The captain, with his eyes on the note-book, was adding up the column to himself.

“One hundred and twenty-eight, fifty-two, forty, one hundred and sixty.”

Just then La Vieuville came up on deck.

“Chevalier,” exclaimed the captain, “we are facing three hundred and eighty cannon.”

“So be it,” replied La Vieuville.

“You have just been making an inspection, La Vieuville: how many guns have we fit for service?”


“So be it,” responded Boisberthelot in his turn; and taking the telescope from the pilot, he scanned the horizon.

The eight black and silent ships, though they appeared immovable, continued to increase in size.

They were gradually drawing nearer.

La Vieuville saluted the captain.

“Commander,” he said, “here is my report. I mistrusted this corvette ‘Claymore.’ It is never pleasant to be suddenly ordered on board a ship that neither knows nor loves you. An English ship is a traitor to the French. That slut of a carronade proved this. I have made the inspection. The anchors are good; they are not made of inferior iron, but hammered out of solid bars; the flukes are solid; the cables are excellent, easy to pay out, and have the requisite length of one hundred and twenty fathoms. Plenty of ammunition; six gunners dead; each gun has one hundred and seventy-one rounds.”

“Because there are only nine cannon left,” grumbled the captain.

Boisberthelot levelled his glass to the horizon. The squadron continued its slow approach. Carronades have one advantage: three men are sufficient to man them. But they also have a disadvantage: they do not carry as far, and shoot with less precision than cannon. It was therefore necessary to let the squadron approach within the range of the carronades.

The captain gave his orders in a low voice. Silence reigned on the ship. No signal to clear the decks for action had been given, but still it had been done. The corvette was as helpless to cope with men as with the sea. They did their best with this remnant of a war-ship. Near the tiller-ropes on the gangway were piled spare hawsers and cables, to strengthen the mast in case of need. The quarters for the wounded were put in order. According to the naval practice of those days, they barricaded the deck, – which is a protection against balls, but not against bullets. The ball-gauges were brought, although it was rather late to ascertain the caliber; but they had not anticipated so many incidents. Cartridge-boxes were distributed among the sailors, and each one secured a pair of pistols and a dirk in his belt. Hammocks were stowed away, guns were pointed, and muskets, axes, and grapplings prepared. The cartridge and bullet stores were put in readiness; the powder-magazine was opened; every man stood at his post. Not a word was spoken while these preparations went on amid haste and gloom; and it seemed like the room of a dying person.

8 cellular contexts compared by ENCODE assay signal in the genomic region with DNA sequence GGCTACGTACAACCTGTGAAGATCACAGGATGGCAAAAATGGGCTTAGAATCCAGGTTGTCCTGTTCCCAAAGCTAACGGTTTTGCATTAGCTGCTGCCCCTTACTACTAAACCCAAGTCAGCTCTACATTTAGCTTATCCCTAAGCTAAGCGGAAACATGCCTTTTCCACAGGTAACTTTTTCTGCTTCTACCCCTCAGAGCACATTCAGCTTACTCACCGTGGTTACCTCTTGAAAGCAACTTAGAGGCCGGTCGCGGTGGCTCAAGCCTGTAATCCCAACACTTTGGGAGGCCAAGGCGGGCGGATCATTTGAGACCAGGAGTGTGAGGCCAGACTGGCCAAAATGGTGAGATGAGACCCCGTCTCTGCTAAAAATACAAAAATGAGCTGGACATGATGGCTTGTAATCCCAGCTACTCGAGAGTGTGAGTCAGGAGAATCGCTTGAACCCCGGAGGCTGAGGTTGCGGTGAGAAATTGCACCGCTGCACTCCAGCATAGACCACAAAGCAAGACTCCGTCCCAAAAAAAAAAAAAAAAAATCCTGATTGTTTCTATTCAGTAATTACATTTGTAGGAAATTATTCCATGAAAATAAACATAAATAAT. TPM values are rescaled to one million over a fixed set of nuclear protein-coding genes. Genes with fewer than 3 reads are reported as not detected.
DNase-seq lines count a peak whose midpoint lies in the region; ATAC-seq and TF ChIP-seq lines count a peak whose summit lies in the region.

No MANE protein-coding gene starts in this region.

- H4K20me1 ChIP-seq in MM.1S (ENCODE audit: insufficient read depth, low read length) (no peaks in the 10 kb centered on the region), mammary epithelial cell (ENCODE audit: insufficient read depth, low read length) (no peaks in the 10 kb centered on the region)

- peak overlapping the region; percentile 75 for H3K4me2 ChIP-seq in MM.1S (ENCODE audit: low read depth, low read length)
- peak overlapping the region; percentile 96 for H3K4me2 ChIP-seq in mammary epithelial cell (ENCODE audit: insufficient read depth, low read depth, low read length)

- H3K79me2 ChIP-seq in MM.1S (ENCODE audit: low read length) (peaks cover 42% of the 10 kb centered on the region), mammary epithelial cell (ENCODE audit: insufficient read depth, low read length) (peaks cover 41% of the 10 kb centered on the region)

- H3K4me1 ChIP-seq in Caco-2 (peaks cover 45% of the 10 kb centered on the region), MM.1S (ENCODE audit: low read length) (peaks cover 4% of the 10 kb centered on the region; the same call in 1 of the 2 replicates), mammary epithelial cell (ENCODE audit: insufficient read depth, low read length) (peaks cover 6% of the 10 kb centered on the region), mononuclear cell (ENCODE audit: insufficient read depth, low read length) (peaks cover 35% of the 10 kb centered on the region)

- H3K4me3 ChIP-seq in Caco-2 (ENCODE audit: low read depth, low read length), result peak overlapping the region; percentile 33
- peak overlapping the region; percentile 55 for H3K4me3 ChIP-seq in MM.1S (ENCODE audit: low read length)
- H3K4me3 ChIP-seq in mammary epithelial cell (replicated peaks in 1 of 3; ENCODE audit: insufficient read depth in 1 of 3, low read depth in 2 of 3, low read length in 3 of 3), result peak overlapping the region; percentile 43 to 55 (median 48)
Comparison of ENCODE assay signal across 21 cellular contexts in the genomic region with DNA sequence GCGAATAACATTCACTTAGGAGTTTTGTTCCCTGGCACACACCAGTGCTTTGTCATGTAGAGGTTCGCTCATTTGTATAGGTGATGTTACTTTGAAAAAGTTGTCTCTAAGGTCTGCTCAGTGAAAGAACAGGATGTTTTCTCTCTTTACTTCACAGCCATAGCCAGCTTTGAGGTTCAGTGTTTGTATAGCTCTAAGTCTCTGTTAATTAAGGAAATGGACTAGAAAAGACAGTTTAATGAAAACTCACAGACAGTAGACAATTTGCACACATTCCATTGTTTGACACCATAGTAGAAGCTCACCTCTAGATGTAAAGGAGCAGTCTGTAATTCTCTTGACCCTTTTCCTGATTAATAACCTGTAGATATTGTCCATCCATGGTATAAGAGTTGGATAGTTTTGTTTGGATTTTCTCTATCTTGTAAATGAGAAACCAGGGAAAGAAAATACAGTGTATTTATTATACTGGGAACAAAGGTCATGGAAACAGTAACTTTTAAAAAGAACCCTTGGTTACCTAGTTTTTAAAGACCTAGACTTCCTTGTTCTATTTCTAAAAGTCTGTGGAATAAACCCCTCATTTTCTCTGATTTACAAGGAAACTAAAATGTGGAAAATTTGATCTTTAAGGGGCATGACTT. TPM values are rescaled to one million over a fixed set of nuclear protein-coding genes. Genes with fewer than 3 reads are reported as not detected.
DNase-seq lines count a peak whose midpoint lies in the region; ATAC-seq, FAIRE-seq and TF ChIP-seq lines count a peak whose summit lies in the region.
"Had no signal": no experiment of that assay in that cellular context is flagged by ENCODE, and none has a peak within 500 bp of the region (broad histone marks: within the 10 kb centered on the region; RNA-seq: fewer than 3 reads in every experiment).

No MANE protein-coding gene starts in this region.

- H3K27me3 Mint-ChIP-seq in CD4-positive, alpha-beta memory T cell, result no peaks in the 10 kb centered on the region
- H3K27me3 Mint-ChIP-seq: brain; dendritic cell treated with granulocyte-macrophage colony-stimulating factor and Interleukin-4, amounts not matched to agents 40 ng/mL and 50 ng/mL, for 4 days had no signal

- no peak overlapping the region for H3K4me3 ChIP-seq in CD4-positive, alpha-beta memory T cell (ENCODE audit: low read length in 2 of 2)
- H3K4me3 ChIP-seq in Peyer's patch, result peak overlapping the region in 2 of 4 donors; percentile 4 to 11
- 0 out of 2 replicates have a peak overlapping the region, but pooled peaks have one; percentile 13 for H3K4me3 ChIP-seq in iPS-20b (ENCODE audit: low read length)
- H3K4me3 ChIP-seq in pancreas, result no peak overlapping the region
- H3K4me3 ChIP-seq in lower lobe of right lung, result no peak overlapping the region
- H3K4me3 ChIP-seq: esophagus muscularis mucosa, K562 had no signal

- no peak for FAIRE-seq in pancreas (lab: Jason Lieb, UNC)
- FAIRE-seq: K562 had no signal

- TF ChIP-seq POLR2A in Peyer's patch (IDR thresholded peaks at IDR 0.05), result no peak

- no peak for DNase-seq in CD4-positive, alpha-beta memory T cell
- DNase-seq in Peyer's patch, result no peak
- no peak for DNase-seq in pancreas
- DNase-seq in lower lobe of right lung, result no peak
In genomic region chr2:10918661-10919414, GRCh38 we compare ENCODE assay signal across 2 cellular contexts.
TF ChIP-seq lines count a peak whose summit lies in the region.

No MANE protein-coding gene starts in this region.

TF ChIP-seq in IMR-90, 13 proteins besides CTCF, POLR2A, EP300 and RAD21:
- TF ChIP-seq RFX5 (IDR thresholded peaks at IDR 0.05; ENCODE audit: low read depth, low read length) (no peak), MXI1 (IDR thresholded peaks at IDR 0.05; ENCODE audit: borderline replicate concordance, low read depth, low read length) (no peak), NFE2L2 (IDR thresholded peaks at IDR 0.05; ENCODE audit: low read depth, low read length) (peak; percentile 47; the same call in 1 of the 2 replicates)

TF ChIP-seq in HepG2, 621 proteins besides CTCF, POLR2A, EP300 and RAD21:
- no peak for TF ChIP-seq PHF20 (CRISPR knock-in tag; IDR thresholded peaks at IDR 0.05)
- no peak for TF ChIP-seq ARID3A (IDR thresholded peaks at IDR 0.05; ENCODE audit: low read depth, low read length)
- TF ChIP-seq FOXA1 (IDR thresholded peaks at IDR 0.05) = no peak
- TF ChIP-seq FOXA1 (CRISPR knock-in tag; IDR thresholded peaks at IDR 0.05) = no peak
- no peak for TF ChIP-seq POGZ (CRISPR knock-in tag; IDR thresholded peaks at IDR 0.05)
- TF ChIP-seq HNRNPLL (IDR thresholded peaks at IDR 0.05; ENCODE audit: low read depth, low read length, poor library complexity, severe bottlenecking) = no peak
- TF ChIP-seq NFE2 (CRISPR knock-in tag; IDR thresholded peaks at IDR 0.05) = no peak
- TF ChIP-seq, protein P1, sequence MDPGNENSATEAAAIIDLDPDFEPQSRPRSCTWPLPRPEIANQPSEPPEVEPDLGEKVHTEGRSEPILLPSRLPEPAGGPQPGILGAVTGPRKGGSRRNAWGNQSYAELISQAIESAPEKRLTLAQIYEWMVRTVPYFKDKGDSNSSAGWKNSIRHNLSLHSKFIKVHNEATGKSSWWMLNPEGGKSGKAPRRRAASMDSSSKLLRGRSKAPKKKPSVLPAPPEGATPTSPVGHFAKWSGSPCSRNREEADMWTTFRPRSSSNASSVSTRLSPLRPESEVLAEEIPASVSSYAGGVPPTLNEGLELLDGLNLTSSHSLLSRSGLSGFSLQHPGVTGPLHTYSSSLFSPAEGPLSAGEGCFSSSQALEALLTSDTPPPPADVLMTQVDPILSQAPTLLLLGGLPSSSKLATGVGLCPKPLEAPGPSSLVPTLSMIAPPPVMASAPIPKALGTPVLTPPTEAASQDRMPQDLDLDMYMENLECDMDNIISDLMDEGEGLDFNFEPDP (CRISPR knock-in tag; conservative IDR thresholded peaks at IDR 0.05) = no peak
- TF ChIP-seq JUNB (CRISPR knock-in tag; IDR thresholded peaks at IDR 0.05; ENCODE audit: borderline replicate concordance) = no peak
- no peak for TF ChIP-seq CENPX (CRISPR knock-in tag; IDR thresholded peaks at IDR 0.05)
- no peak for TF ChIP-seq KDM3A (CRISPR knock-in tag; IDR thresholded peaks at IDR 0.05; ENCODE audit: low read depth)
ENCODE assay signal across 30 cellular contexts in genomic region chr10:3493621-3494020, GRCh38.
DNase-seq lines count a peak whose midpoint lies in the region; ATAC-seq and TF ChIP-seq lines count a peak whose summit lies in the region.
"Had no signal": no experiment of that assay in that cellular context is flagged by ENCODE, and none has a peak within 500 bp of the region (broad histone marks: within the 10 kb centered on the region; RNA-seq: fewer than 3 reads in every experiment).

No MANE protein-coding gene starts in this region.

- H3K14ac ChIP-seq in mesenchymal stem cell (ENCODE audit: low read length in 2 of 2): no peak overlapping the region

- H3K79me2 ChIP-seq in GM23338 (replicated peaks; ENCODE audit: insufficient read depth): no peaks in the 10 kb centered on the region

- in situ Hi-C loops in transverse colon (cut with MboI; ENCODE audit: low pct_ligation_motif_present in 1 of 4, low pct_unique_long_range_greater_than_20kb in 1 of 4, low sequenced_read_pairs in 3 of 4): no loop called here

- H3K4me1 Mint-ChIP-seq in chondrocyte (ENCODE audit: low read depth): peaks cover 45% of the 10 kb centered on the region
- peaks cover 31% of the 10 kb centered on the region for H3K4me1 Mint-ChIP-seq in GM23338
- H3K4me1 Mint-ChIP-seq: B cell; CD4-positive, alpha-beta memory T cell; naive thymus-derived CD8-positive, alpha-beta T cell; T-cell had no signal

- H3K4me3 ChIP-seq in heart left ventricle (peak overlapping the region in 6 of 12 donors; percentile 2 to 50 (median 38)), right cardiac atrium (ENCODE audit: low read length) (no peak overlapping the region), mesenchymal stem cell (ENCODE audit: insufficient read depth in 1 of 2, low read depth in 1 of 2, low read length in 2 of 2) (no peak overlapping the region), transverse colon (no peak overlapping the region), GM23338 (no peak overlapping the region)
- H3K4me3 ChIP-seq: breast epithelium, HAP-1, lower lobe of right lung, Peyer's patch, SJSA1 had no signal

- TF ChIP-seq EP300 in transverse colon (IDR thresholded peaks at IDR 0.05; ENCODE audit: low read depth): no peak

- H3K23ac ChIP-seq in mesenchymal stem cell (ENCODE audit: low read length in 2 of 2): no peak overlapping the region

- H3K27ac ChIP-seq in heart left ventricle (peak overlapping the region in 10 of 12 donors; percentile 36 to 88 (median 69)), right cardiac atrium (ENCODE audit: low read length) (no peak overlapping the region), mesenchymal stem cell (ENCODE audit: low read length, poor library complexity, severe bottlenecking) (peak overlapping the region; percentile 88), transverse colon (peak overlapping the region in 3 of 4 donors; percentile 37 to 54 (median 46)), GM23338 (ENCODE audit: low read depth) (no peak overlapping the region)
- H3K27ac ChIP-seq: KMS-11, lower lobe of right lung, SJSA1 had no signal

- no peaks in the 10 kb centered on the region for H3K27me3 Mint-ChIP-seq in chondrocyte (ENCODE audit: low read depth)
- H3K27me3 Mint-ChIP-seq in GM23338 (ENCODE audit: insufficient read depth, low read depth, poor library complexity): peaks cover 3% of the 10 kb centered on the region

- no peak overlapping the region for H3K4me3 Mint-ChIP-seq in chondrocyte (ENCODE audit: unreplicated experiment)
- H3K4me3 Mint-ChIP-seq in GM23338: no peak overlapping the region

Then the corvette was turned broadside on. She carried six anchors, like a frigate, and all of them were cast, – the spare anchor forward, the kedger aft, the sea-anchor towards the open, the ebb-anchor towards the breakers, the bower-anchor to starboard, and the sheet-anchor to port. The nine uninjured carronades were placed as a battery on the side towards the enemy.

The squadron, equally silent, had also finished its evolutions. The eight ships now stood in a semicircle, of which Minquiers formed the chord. The “Claymore” enclosed within this semicircle, and held furthermore by its own anchors, was backed by the reef, – signifying shipwreck. It was like a pack of hounds surrounding a wild boar, not giving tongue, but showing its teeth.

It seemed as if each side were waiting for something.

The gunners of the “Claymore” stood to their guns.

Boisberthelot said to La Vieuville, –

“I should like to be the first to open fire.”

“A coquette’s fancy,” replied La Vieuville.